Thanks that cleared it up.
 

Jeffa

Well-known member
May 20, 2018
133
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I hope what I wrote above was useful and clarifying. The SQRL Server (SSP) needs to have TWO services exposed. One public (and HTTPS/TLS with a cert) and a second that's private and can be HTTP without any cert, since it's the private SSP API "back channel" between the web server and the SSP API.
Does the back channel have to be on a private connection even if it is TLS?

Or could it be over the internet if it was protected with TLS?
 

the7erm

Member
Jun 13, 2019
7
1
Does the back channel have to be on a private connection even if it is TLS?
Depends what you mean by back channel.

If you mean SQRL Client <-> SQRL Server - Yes
If you mean Web Server <-> SQRL Server - No

At least that's how I understand it, but keep in mind I'm Mr. Newbie might build a python SQRL Server.
 

Steve

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May 6, 2018
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Does the back channel have to be on a private connection even if it is TLS?

Or could it be over the internet if it was protected with TLS?
The way to think of the SSP API is as follows:

Let's think of, and call, the SSP API "the SQRL server." So we have a "SQRL sever" and a "web server".

To the public, the SQRL server provides SQRL URLs and QR codes to the user's web browser.
The SQRL server also replies to the periodic page-update probes generated by JavaScript on the user's sign-in page.

The SQRL URL that the SQRL server provides to the web browser refers SQRL clients back to itself.
So SQRL clients interact with the SQRL server with the SQRL protocol.

So, that's all the public side.

The SQRL server also offers a set of private services to the web server which must not be publicly exposed. This allows the web server to query the SQRL server with a CPS token I has received from its web browser to lookup the SQRL user and possibly the web site's account ID. And other queries allow the web server to add, remove, list, and perform other operations on the SQRL server's database.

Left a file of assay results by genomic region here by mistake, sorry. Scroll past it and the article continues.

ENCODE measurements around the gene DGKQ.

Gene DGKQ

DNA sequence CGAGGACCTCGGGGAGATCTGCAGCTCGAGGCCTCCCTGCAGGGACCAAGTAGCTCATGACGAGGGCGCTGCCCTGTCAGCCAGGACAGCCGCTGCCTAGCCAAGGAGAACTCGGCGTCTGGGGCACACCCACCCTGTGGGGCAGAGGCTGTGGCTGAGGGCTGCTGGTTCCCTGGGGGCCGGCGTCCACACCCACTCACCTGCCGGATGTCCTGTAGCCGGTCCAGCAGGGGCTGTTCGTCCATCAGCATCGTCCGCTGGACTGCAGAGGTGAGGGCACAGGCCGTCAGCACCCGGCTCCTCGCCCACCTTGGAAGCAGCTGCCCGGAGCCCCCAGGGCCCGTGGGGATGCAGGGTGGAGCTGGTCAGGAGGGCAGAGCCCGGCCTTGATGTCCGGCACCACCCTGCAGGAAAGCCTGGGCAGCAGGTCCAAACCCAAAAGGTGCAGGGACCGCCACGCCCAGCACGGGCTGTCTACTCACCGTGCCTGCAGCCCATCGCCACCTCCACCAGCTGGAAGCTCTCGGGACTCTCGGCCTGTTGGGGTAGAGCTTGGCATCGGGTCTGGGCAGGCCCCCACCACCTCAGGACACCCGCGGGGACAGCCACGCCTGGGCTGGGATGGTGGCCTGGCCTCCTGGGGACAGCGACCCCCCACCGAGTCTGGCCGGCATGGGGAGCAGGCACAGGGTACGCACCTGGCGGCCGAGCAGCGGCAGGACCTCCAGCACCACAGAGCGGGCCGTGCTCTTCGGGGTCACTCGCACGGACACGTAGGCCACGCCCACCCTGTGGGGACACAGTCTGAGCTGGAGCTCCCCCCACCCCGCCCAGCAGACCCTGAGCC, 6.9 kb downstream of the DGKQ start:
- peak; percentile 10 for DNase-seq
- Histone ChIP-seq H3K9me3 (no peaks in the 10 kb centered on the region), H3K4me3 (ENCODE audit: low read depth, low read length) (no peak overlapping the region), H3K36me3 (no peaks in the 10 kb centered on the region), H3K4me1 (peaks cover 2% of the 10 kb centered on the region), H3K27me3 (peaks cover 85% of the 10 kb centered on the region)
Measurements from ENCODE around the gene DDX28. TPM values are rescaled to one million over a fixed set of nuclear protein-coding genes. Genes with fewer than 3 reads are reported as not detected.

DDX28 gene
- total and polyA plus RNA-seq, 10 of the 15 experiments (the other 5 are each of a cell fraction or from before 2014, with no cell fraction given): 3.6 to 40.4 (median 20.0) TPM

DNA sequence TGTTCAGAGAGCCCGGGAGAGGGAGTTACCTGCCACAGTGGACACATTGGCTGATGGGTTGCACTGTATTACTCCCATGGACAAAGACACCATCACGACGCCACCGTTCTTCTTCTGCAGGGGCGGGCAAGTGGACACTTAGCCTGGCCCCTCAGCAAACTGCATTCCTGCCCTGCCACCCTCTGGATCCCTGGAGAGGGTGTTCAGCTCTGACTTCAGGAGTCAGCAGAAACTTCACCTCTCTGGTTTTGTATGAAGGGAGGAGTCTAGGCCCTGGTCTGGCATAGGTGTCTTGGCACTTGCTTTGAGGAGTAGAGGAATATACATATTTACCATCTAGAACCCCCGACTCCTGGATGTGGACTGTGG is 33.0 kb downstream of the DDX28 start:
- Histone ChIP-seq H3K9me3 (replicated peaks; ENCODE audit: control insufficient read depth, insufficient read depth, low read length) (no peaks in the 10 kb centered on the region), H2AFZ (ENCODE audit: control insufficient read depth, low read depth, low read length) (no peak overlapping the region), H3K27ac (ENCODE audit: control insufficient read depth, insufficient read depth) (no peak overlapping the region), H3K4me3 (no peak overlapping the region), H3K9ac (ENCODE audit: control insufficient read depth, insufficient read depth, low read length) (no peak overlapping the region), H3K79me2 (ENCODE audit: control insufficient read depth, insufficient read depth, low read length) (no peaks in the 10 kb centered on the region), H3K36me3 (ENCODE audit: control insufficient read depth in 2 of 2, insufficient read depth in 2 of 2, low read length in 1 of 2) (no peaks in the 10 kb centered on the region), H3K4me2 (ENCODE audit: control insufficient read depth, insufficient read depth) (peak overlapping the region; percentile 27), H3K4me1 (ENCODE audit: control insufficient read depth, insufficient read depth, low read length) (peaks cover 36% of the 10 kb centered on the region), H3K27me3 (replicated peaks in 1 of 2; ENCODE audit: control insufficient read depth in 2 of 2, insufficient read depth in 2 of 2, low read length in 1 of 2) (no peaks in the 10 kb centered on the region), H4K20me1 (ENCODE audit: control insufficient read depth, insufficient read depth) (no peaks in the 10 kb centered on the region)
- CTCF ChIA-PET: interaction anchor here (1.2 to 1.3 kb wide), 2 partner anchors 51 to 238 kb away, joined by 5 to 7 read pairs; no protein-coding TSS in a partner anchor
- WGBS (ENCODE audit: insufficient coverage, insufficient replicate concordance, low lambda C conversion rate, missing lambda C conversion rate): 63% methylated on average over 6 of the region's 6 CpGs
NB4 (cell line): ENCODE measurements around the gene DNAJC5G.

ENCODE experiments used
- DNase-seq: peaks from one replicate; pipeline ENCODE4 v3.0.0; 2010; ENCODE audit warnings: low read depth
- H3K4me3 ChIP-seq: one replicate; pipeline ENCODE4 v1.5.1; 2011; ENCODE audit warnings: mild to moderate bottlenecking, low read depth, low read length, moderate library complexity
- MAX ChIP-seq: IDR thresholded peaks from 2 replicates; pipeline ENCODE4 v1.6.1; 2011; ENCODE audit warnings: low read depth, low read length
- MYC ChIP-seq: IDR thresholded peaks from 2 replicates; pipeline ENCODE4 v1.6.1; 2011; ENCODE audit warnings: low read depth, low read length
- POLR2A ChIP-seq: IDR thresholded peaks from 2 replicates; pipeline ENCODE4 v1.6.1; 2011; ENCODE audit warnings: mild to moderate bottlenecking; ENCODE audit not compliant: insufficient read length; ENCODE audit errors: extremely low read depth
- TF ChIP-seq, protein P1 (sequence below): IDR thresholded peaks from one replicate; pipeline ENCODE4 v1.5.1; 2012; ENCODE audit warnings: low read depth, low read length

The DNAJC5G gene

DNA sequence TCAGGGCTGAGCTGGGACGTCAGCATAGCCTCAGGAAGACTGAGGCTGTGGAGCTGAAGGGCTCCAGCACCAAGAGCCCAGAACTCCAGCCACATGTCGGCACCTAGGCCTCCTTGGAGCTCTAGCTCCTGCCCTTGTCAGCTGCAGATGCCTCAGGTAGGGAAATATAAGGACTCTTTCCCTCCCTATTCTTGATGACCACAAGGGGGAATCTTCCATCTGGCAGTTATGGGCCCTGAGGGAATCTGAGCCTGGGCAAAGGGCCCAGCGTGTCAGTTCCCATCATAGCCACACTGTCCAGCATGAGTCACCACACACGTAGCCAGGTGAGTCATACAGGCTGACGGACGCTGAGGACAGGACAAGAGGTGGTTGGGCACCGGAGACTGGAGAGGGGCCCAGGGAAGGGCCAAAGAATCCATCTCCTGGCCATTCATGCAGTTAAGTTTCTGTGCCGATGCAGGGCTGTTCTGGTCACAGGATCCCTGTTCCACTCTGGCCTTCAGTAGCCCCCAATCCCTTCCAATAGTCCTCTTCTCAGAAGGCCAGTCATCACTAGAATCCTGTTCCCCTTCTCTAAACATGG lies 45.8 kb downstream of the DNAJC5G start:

So, yes... THOSE queries may or may not be TLS, but they must only be available to the web server.
 

JJasonClark

New member
Jul 1, 2019
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0
Is the SSP like an OAuth identity provider? Something similar to what Auth0 does? Or Google auth? Or AWS Cognito? Etc...

It looks like it is possible to use these services with a custom auth provider to exchange the SQRL login token (CPS) for a JWT these can authorize on each request.
 

PHolder

Well-known member
May 19, 2018
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124
I'm not up on the intricacies of OAuth but the basic premise is that the website has an identifier for a user and the SSP has the user IDK (public key) as an identifier, and the interaction between the two can exchange one for the other. It would be interesting to attempt to use a SQRL IDK as an input to OAuth somehow, which would allow a mapping from a SQRL user's identity to whatever a site already supporting OAuth would want.
 

shanedk

Well-known member
May 20, 2018
317
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I believe I recall Rasmus saying he set up this forum's SQRL login using Xenforo's OAUTH hooks.
 

Steve

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@shanedk : I believe that it was actually one level of abstraction back from OAuth. XenForo has this notion of "Connected Accounts." I believe they do this so that it's possible, for example, to add the forums to an existing website and rely upon that website's existing logon/authentication/identity. So the various OAuth providers use this "connected accounts" system, as does Rasmus... so it's more alongside OAuth than on top of it. :)